[quote_left]Specs aren’t everything[/quote_left]With all that out of the way, I found the 480×800 AMOLED Clear Black display on the Lumia 820 to exceed my expectations despite its mediocre resolution. While a WVGA display may sound awfully dated on a specification sheet, I do not think the pixel density of the Lumia 820’s display is an issue in the real world unless you’re staring at the display or trying to find faults with it. The Windows Phone 8 user interface, with its stark black backgrounds, white text and brightly-coloured tiles, looks absolutely brilliant on an AMOLED display; sunlight visibility and viewing angles are excellent. As much as I’d have loved to see a 720p display on the Lumia 820, the component that Nokia picked for this device, objectively speaking, is not bad at all.
The physical controls on the Lumia 820 are exactly what you would expect from a Nokia Windows Phone device, and the side buttons offer very good press feedback despite the fact that they are actually part of the back cover and work by pressing down on the side-mounted micro-switches on the internal chassis of the phone. The single loudspeaker on the bottom of the device pumps out clear sound and a very decent volume, more than suitable for listening to podcasts in my opinion. The only hardware feature that I wish was included on the 820 is a notification LED – while I am not sure whether Windows Phone 8 supports notification LEDs in software, I do miss being able to see whether there is an outstanding notification waiting for me at a glance, as I can on my Android devices and the Nokia N9. I also wish it was easier to access the microSD card slot; as it stands, you need to remove the back cover and battery to get to it.
[quote_right]Wireless charging is cool[/quote_right]Battery life on the Lumia 820 has proven to be fairly decent in my usage; the device easily gets through an 8-hour day at school with charge to spare heading into the evening. Additional accessories can enable wireless (inductive) charging on the Lumia 820; you need a back cover that has the necessary circuitry to support the Qi technology as well as a charging pad. Nokia sent the DT-910 wireless charging stand and the CC-3041 wireless charging shell for the Lumia 820; the shell does add a bit of weight and thickness to the 820, just enough to be noticeable. In the video below, I show how it all works, and I also demonstrate how you can enable a standby clock and weather display that resembles the Sleeping Screen feature on the Nokia N9 and certain Symbian devices.
Is wireless charging worth the extra expense? That’s a matter of opinion – personally I think it is a very cool feature that Nokia has pushed into a mainstream, consumer-facing product; while it charges the device at a slower rate than wired charging, it is useful for keeping your device charged if you spend a lot of time at a desk at home or in the office. You no longer have to remember to plug in a cable in the dark before you sleep, and having a wireless charging pad at home means that your bundled wall adapter and USB cable is freed up to be used elsewhere, such as when you need a quick charge on the go. In my testing, a full charge of the Lumia 820’s battery from 0% to 100% took 3 hours over wireless charging, which in my opinion is not bad at all. However, I don’t really expect that most potential Lumia 820 buyers will put down the extra cash to get wireless charging on their device.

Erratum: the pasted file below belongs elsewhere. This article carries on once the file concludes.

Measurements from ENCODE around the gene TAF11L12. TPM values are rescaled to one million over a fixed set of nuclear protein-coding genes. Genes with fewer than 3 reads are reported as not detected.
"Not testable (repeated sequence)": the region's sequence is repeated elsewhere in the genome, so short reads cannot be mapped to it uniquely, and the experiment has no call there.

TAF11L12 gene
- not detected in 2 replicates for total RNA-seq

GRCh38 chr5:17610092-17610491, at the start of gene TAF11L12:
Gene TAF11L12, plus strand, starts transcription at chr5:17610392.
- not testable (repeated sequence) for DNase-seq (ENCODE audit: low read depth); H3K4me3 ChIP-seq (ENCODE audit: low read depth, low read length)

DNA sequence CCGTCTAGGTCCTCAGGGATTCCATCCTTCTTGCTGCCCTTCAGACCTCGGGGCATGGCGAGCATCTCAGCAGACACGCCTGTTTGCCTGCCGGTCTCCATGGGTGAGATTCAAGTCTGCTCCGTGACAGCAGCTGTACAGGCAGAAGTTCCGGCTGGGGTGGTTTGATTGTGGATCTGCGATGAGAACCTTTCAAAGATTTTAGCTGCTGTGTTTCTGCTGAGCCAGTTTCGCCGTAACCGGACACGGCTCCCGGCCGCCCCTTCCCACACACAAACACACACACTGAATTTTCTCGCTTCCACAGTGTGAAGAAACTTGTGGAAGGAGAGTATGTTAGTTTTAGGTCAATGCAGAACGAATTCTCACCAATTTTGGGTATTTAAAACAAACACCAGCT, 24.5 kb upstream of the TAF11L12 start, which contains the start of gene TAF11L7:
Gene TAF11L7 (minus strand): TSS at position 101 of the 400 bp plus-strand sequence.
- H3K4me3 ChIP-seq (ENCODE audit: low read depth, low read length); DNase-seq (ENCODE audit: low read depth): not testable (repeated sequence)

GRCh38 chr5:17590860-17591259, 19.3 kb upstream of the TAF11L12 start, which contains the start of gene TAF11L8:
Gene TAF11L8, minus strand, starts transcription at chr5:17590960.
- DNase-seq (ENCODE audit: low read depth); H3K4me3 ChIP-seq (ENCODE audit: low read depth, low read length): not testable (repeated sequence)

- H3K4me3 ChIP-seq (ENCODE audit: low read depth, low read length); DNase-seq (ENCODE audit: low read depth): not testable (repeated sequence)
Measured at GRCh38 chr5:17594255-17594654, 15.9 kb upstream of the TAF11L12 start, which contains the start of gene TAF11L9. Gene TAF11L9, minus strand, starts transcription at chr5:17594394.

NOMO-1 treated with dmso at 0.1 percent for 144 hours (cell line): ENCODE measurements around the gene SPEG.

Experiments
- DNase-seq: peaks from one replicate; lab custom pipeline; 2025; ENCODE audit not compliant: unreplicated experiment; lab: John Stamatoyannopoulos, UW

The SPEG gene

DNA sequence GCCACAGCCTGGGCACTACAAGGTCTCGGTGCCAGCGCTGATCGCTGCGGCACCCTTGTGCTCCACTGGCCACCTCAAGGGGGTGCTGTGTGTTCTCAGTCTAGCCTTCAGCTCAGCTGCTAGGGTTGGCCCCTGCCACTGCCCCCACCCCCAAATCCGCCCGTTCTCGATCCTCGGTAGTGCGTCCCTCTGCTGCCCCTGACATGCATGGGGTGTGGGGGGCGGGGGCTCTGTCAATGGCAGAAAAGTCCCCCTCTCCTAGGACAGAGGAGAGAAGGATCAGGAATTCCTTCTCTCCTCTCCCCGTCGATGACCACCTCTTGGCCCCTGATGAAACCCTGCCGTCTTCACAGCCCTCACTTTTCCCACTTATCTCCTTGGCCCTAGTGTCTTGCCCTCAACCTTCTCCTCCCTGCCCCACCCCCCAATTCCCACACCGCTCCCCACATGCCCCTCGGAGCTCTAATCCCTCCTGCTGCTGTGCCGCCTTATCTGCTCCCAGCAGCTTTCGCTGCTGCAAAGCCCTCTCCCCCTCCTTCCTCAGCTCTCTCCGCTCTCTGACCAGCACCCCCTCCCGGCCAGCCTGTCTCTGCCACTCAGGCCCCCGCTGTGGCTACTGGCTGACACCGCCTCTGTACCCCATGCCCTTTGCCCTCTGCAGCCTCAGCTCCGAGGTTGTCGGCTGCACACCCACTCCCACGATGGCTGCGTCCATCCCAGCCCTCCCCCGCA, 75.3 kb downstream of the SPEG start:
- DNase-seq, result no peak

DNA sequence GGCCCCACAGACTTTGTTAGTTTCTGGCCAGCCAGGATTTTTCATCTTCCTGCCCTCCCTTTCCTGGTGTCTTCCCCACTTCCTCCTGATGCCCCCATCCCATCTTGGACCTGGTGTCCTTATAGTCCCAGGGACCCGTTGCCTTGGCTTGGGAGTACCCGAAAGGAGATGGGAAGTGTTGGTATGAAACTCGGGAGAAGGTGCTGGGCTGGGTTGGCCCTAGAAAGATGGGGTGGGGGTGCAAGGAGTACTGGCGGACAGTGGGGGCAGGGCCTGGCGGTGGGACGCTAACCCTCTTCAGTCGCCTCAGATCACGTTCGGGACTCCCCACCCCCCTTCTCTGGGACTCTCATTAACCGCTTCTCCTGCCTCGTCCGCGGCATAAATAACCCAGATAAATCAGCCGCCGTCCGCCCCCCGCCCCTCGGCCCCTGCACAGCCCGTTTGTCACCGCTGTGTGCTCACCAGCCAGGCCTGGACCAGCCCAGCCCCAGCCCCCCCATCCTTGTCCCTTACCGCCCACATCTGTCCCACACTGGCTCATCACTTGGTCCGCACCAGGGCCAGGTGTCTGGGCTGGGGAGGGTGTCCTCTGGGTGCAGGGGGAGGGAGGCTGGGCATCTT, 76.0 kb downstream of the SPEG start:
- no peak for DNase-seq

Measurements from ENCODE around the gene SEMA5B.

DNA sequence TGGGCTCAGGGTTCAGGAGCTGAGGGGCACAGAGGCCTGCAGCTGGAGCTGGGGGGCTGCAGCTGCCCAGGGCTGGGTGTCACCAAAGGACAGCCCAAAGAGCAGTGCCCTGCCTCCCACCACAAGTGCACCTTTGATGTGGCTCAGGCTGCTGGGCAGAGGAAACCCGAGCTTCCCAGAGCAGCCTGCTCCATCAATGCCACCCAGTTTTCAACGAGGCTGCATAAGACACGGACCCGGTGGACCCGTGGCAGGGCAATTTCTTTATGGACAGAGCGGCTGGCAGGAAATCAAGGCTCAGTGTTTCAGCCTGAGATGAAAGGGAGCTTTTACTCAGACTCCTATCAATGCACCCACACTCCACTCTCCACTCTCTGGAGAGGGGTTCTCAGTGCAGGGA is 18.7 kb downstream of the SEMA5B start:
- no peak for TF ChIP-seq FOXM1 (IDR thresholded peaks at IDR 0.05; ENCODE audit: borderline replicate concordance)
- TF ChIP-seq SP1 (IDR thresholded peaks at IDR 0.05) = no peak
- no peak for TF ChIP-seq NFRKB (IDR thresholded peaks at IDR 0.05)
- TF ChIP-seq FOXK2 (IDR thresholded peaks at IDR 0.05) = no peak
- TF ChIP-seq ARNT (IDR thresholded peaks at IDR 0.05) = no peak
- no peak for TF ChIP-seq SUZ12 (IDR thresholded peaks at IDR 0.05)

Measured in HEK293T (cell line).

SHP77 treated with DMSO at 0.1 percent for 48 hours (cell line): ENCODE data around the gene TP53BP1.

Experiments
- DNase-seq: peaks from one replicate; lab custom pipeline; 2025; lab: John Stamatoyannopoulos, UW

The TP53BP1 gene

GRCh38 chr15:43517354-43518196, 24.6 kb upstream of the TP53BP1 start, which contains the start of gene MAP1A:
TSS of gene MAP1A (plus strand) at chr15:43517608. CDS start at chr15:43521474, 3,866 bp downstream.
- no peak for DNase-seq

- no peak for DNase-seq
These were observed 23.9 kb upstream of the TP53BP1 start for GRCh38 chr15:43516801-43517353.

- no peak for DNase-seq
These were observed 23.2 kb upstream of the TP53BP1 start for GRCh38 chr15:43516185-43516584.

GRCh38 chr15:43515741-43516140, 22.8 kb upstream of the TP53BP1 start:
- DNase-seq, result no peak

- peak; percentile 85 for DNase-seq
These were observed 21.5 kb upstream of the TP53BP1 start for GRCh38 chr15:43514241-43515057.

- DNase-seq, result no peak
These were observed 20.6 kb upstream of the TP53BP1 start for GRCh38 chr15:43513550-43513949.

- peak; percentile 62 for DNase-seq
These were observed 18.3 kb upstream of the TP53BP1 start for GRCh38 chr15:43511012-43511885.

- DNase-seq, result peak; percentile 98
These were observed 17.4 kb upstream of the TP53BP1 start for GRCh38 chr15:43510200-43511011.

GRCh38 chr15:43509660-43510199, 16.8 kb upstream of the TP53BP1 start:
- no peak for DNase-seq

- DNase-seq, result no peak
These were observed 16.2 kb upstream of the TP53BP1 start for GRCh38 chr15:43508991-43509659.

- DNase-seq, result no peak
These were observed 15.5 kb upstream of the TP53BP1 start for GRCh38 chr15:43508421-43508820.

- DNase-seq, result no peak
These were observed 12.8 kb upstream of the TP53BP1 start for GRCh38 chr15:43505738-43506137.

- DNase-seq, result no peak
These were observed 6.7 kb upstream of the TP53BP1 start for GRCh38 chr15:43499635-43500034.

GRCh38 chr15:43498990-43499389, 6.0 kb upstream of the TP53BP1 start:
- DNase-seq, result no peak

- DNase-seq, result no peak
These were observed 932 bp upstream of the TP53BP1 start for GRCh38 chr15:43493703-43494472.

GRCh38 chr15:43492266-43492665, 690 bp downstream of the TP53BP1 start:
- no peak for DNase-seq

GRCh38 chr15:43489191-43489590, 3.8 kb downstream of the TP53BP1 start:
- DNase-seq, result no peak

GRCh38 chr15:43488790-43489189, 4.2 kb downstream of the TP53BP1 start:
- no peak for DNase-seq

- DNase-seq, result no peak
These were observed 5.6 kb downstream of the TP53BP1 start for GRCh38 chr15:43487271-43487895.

[quote_left]A passable 8-megapixel shooter[/quote_left]The Lumia 820 has an 8-megapixel autofocus camera on the back, and I would rate the quality of the images that it manages to produce as merely average; most will probably find the 820 satisfactory as a camera, but more discerning users would likely be left disappointed. While the sensor manages to churn out reasonably detailed images, I found that photos tend to turn out slightly underexposed. As with other Nokia devices, images captured with the Lumia 820 tend to have a natural colour cast as opposed to other devices which produce vibrant images with rich colours. However, I think the most serious flaw with the Lumia 820 is the amount of time the camera app takes to save a photo after the shutter button is depressed fully. On the Lumia 820, this can take 1 to 2 seconds, which is almost inexcusable on a device with relatively powerful internals. The 8S also exhibits a similar issue so I’m guessing it is an issue with Windows Phone 8 rather than a device-specific issue.
[title type="h4"]See more photos shot with the Lumia 820[/title]
[quote_right]Nokia’s apps add real value to this device[/quote_right]Unlike the HTC 8S, the Lumia 820 comes with Nokia’s exclusive Windows Phone apps out of the box, such as Nokia Maps, Nokia Drive, Nokia Music and Nokia City Lens, along with placeholder apps for the new imaging-related titles such as Cinemagraph, Smart Shoot, Panorama and Creative Studio that simply direct you to the Windows Phone Store to download the actual app. I found Nokia Maps and Nokia Music to be valuable additions, the former for its detailed maps and rich points-of-interest database and the latter for the Mix Radio feature. While I still wish Nokia Maps would provide public transit directions and timetables in Singapore, I’d argue that it is still far ahead of the stock Windows Phone 8 Maps app that cannot give you search results for places located within map tiles that you have not already cached. I don’t know whether apps like City Lens, Cinemagraph and Smart Shoot actually have any real-world utility, but they are certainly fun to show off and it is good that these apps are available in any case.
[quote_left]Buttery smooth[/quote_left]Everyday performance is extremely speedy and fluid on the Lumia 820, with virtually no lag or stuttering to be found anywhere (except when trying to capture a photo, as detailed above). The internals are more than up to the task of handling Windows Phone 8, and I genuinely enjoyed the smooth scrolling and the flawless transitions and animations while using the Lumia 820. I am also very pleased to note that apps take far less time to resume from the background compared to the old Windows Phone 7 devices, which makes for a much less frustrating experience all around. For more on Windows Phone 8, do check out our full review here.
[title type="h4"]Continue to Part 2[/title]